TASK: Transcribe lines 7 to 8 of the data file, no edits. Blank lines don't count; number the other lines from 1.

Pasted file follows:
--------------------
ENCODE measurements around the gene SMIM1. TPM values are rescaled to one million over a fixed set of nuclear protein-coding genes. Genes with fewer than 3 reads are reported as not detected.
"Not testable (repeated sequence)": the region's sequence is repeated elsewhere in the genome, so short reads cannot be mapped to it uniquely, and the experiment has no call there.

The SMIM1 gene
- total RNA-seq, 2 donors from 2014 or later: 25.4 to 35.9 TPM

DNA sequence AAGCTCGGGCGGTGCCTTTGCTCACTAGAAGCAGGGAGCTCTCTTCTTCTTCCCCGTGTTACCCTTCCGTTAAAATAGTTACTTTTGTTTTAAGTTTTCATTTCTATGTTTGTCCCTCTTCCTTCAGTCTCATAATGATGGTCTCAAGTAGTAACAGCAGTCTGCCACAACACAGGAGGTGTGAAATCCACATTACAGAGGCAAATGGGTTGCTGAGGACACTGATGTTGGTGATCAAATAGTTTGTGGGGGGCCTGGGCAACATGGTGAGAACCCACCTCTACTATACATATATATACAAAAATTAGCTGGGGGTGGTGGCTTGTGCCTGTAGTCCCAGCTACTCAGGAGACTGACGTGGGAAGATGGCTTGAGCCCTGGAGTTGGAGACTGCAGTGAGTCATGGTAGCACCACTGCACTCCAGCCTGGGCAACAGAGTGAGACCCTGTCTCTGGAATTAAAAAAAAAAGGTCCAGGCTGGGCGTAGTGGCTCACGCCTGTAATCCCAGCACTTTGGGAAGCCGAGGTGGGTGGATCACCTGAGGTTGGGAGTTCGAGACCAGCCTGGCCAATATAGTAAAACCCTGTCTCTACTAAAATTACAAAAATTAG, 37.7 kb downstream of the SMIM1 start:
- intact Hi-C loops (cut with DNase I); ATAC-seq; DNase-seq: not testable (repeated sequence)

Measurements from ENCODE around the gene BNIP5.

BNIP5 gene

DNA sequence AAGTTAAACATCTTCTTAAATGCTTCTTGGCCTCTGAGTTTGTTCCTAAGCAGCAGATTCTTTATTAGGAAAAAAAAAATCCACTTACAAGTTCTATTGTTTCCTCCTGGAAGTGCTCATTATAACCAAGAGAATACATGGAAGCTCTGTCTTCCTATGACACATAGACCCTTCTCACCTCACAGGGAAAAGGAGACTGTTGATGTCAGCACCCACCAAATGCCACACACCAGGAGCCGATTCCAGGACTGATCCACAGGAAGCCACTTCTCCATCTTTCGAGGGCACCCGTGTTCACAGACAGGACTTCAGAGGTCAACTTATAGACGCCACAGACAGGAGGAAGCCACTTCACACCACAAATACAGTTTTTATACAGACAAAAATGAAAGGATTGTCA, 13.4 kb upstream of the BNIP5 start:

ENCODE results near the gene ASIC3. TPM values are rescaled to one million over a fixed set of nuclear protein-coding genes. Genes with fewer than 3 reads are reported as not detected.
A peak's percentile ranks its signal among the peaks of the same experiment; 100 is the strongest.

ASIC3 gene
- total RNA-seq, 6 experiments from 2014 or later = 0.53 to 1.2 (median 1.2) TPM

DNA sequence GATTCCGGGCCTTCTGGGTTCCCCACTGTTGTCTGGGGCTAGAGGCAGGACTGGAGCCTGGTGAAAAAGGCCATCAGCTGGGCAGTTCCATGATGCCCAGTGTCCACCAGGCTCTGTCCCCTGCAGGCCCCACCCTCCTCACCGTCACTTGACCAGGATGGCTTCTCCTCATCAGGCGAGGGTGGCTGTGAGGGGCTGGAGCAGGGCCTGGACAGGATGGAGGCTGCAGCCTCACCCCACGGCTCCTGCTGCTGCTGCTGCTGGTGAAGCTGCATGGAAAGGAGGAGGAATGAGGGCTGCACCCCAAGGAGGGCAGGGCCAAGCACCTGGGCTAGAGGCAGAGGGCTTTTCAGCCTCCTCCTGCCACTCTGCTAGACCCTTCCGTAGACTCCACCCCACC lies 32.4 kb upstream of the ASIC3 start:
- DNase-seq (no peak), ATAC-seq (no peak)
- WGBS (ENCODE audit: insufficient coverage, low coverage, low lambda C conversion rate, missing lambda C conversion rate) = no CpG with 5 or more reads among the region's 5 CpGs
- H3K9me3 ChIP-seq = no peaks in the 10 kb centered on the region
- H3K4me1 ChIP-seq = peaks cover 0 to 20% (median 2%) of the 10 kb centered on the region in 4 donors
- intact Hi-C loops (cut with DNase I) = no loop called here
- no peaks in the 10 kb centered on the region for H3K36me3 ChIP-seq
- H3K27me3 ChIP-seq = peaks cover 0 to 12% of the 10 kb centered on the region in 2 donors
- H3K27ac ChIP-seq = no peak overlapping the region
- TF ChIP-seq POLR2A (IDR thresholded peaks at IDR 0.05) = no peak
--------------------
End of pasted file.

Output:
Measurements from ENCODE around the gene BNIP5.

BNIP5 gene